How Much Milk Is Enough?
"It's difficult to make a sweeping, general recommendation for the number of milk servings you should consume per day," Wein says. "I suggest you assess your protein needs and use milk as one of many sources of protein in your diet," says Wein.
If you're a relatively skinny guy working hard to gain loads of muscle mass, try to drink at least four cups of fat-free milk a day, spreading out the servings evenly, perhaps an extra helping after training mixed with a scoop of protein powder. Or, if the thought of a heavy dose of postworkout milk makes your stomach churn, you can double the potency of a single eight-ounce serving by adding milk powder, thus getting the added protein without having to down two glasses.
Now go get that gallon out of the fridge and chug. Just be sure to wipe that mustache off before you leave the house-unless you are Oscar de la Hoya or Mark McGwire, it's definitely not cool to walk around sporting a white upper lip.
Many adults are allergic to the lactose in milk. This condition, called lactose intolerance, means your small intestine lacks the enzyme lactase, which breaks lactose down into two molecules that are easily absorbed into the bloodstream, explains sports nutritionist Kristin Reimers, R.D. This uncomfortable condition can lead to bloating, flatulence, even diarrhea.
"Lactose intolerance is most common in African Americans and Hispanics, and [in] other populations who didn't evolve on cow's milk," Reimers continues. "Other groups, those from Scandinavian descent, almost never have lactose intolerance. Even those who have some lactose intolerance can usually tolerate up to a cup of milk at a meal, for example."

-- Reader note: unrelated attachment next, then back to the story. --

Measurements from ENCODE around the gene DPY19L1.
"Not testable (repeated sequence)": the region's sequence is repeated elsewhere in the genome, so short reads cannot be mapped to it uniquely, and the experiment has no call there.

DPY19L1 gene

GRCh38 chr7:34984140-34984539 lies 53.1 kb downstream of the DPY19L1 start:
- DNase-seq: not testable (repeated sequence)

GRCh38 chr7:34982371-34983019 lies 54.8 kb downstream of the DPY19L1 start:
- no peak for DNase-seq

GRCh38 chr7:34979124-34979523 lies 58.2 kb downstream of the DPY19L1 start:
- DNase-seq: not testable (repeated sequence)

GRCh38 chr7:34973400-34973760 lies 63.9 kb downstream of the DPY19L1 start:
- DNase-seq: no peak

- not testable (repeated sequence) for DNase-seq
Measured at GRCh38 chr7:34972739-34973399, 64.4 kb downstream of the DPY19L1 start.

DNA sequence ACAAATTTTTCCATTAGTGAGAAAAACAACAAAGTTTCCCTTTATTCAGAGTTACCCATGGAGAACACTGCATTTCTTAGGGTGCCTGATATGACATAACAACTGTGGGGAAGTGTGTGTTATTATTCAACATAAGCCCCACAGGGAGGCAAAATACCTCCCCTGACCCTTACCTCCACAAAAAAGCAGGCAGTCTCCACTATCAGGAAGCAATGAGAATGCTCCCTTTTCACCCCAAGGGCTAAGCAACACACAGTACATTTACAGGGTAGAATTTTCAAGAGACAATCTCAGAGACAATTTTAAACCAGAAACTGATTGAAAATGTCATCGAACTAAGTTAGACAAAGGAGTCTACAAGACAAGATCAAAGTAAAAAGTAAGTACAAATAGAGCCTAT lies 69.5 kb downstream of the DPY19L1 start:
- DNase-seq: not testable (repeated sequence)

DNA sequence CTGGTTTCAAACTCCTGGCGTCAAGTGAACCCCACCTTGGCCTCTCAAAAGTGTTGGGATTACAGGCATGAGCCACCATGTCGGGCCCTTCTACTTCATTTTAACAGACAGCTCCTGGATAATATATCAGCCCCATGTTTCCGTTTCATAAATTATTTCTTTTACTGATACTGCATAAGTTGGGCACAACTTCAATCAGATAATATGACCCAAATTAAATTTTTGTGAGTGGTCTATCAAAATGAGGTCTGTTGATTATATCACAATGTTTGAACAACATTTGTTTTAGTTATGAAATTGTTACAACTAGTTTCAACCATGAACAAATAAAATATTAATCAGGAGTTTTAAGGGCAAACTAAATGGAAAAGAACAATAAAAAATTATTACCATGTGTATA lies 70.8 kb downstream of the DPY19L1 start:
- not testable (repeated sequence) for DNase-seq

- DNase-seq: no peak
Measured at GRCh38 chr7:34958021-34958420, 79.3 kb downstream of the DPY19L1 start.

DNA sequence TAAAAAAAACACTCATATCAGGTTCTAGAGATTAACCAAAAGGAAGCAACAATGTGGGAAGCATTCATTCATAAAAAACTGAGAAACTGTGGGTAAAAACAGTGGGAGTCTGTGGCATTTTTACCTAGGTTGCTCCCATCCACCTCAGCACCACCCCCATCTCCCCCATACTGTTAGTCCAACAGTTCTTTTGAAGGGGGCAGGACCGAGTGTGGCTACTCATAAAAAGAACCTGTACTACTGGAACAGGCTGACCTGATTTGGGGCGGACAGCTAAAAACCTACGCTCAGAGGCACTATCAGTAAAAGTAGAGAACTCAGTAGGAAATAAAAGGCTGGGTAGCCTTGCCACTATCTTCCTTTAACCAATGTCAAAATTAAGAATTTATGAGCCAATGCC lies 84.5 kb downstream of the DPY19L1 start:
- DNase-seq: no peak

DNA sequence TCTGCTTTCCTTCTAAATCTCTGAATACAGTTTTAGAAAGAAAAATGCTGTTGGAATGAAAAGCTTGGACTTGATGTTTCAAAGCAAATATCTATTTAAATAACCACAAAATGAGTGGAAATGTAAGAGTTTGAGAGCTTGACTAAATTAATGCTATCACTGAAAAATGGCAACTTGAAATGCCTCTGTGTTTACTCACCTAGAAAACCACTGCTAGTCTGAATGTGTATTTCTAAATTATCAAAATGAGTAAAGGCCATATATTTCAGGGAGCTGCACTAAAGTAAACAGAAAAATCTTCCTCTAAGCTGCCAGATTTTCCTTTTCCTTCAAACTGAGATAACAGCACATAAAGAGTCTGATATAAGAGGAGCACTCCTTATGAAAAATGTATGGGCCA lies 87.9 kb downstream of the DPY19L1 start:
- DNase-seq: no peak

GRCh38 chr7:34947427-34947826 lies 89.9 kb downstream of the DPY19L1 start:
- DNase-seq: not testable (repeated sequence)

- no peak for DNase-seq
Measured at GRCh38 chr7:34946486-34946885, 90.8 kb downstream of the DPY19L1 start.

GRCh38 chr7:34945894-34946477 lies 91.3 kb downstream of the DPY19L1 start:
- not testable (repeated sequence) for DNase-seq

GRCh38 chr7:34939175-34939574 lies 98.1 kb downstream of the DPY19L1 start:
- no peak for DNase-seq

Remedies for lactose intolerance include taking a lactase pill when consuming milk, or drinking Lactaid-brand milk, which has the same number of calories, carbs and protein as traditional fat-free milk but in which the lactose has already been broken down.
|Calcium||Development and maintenance of bones and teeth; muscle contraction; nerve transmission.|
|Phosphorous||Development and maintenance of bones and teeth; energy metabolism.|
|A||Growth and repair of body tissues; bone formation; healthy skin and hair.|
|B2 (riboflavin)||Red blood cell formation; nervous-system function; vision; metabolism of macronutrients.|
|B12 (cobalamin)||Blood formation; healthy nervous system.|
|D||Calcium absorption; development of bone mass; maintenance of calcium and phosphorous levels in the blood.|
|Potassium, sodium||Proper water distribution in the body; muscle contraction; nerve conduction.|
|Source: Essentials of Strength Training and Conditioning: National Strength and Conditioning Association (second edition)|